Date of Award


Document Type


Degree Name

Master of Science (MS)


School of Biological Sciences

First Advisor

John Sedbrook


Thlaspi arvense (pennycress) is a member of the Brassicaceae family currently under development as an oilseed winter cash cover crop for the U.S. Midwest. Planted in the fall at the time of corn or soybean harvest, pennycress establishes vegetative leaves before going dormant for the winter. Pennycress plants then flower in early spring and mature in mid May to early June in time for seed harvest followed by planting soybeans or corn. Hence, pennycress along with corn and soybeans can constitute e.g. a corn-pennycress-soybean rotation resulting in the production of three crops in two years. The winter annual life cycle of pennycress along with its relatively small diploid genome and ease of mutagenesis provide the foundation for rapidly domesticating pennycress into a new oilseed winter cash cover crop called CovercressTM to be used for a variety of fuel, food, and feed purposes. Wild-type species of pennycress, similar to its Brassica relatives, rapeseed and canola (Brassica napus, Brassica rapa, and Brassica juncea), carinata (Brassica carinata), and camelina (Camelina sativa L.), produce high levels of seed oil and protein. On average, wild pennycress seeds produce about 34% oil in the form of triacylglycerides (TAG) and 20% protein (seed dry-weight basis). Here, we generated and characterized loss of function mutations in three Biotin Attachment Domain-Containing (BADC) genes (BADC1, BADC2, and BADC3) as well as in LDAP-Interacting Protein (LDIP), utilizing CRISPR-Cas9 gene editing to knockout putative repressors of fatty acid biosynthesis (the BADCs) and of lipid droplet formation (LDIP). The overall goal of this work was to test genetic changes to pennycress that we hypothesized would result in increased seed oil content without compromising plant fitness including seed yields. We also generated transgenic pennycress lines designed to overexpress the FATTY ACID EXPORT1 (FAX1) gene, which in Arabidopsis thaliana has been shown to positively regulate fatty acid biosynthesis. No significant differences in total seed triacylglyceride amounts, compared to wild type, were observed in the various badc1, badc2, and badc3 single mutants generated, in a badc1 badc3 mutant allele combination which is likely partial loss of function, in ldip knockout alleles, or in FAX1 overexpression mutant lines. Some of the CRISPR-induced badc3 mutant lines had associated stunted growth and maturation delays, the basis of which remains to be determined. While larger lipid droplets were observed in ldip157 allele seeds, no increase in triacylglyceride content was observed. FAX1 overexpression lines showed an increase in FAX1 gene expression but no increase in seed oil content. Some of the badc and ldip mutant lines including mutant combinations were determined to be CRISPR construct-free and are undergoing field testing to determine if the seed oil content mirrors that of plants grown in growth chambers. The generation of these mutant resources and initial genotypic and phenotypic characterizations sets the stage for deciphering how fatty acid biosynthesis regulation differs in pennycress compared to other Brassicas, and how genetic manipulations may increase seed triacylglyceride levels thereby making Covercress (domesticated pennycress) a more profitable oilseed cash cover crop.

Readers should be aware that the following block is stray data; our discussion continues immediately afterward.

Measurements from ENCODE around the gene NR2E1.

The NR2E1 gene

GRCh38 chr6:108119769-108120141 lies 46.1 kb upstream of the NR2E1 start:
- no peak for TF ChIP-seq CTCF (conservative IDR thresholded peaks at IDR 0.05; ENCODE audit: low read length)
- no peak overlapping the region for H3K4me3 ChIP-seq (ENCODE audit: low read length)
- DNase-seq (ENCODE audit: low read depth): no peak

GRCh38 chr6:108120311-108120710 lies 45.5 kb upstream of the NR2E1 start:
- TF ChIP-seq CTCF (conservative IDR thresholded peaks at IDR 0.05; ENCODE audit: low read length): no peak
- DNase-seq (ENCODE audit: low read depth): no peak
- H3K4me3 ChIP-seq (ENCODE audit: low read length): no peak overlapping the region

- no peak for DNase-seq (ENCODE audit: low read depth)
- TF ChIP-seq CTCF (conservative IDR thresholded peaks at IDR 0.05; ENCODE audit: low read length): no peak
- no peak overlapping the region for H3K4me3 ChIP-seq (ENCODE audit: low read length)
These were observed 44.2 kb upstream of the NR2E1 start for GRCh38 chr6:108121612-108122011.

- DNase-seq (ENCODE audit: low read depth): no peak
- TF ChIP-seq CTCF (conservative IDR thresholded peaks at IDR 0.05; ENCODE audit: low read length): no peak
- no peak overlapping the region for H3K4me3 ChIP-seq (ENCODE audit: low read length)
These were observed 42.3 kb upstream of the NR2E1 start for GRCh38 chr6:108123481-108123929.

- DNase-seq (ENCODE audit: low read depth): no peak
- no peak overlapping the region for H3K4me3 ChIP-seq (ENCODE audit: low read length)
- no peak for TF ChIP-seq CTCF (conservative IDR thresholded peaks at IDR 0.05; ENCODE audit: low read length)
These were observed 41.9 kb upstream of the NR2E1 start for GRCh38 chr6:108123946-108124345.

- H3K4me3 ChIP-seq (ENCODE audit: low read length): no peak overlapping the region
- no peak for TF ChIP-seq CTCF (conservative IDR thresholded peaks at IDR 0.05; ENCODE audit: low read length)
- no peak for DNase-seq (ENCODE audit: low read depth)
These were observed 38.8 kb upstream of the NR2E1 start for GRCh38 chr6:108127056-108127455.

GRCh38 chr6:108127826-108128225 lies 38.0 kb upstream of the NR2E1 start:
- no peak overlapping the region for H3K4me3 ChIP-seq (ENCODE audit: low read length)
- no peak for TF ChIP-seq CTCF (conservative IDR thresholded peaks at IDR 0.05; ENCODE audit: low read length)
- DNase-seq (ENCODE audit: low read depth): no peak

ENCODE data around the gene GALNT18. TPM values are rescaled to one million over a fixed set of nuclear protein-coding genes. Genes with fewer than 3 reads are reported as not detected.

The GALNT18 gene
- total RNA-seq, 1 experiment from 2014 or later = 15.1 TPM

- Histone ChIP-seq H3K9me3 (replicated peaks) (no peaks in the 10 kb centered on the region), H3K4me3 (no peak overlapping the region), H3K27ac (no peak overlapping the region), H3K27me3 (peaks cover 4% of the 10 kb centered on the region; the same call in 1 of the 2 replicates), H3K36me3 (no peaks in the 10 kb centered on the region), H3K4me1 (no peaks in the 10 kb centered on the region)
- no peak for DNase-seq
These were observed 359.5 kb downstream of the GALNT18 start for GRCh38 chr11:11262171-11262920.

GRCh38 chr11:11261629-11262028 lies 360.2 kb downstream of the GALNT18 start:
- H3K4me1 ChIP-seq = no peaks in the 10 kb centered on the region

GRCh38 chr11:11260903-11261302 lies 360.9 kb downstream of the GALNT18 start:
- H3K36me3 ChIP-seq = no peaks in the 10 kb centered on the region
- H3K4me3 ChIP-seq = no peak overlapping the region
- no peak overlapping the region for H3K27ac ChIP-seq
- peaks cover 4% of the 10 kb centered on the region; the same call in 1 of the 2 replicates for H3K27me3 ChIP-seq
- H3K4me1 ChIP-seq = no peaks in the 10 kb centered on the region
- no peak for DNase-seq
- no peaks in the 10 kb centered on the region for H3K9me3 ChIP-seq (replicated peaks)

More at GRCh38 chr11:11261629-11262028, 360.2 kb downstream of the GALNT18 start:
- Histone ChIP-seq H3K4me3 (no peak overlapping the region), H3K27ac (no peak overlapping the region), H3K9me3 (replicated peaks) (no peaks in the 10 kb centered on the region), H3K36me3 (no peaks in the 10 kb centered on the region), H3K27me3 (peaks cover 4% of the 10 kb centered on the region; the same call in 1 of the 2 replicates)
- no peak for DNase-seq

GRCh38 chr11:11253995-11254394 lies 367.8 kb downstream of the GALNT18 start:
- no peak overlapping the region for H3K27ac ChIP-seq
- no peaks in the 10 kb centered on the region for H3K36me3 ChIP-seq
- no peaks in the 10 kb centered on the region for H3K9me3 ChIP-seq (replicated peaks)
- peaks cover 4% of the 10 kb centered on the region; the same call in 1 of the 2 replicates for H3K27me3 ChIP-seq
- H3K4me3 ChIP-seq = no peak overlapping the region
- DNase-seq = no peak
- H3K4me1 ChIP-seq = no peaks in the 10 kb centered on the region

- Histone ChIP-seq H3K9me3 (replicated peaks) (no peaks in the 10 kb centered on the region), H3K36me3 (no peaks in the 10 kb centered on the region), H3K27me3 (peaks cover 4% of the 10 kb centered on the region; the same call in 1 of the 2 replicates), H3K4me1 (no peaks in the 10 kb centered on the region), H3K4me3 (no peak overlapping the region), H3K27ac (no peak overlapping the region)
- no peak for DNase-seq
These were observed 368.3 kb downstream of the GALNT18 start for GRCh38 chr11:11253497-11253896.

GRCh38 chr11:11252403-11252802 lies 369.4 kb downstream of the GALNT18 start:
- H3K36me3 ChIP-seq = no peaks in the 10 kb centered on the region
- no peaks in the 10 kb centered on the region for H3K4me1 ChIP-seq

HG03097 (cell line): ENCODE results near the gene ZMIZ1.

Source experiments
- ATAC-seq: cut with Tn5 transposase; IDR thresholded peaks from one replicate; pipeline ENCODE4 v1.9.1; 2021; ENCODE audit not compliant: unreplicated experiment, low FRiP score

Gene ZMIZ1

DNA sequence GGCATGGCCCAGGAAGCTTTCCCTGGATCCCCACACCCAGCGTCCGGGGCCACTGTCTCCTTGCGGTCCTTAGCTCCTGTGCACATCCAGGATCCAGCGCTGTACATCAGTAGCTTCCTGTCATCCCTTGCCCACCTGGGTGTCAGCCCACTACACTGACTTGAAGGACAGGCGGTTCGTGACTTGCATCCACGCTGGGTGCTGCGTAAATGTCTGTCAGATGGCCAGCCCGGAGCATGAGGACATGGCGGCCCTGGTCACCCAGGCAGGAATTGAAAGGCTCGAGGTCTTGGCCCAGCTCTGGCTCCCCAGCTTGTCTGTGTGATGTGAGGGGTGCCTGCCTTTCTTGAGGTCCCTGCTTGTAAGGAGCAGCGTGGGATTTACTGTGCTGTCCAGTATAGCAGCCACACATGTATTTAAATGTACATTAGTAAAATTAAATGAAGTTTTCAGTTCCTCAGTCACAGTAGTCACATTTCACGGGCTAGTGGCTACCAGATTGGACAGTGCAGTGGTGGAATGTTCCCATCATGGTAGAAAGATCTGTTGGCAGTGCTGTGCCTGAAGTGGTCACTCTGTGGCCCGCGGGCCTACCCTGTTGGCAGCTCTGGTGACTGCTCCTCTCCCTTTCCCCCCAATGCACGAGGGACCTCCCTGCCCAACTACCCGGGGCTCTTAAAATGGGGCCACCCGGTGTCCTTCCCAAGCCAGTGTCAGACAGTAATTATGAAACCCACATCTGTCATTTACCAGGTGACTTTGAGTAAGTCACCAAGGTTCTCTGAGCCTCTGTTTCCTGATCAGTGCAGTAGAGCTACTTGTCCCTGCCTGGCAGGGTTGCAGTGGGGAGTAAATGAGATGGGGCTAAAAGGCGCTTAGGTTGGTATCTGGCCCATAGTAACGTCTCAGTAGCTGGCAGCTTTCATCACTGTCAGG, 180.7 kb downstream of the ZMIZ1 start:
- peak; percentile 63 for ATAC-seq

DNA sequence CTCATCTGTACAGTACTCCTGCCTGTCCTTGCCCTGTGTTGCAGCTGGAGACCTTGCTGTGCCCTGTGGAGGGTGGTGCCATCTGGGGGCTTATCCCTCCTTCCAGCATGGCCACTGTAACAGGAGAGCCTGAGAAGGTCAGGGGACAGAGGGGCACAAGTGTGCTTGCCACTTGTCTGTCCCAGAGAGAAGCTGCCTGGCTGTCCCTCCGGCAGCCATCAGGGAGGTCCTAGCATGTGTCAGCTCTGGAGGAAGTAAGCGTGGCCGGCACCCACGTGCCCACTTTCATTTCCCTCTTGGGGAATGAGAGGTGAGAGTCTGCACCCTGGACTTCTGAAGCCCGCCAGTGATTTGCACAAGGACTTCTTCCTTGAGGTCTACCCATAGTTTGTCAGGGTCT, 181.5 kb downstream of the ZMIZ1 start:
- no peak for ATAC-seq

Imported from Marchiafava_ilstu_0092N_12071.pdf


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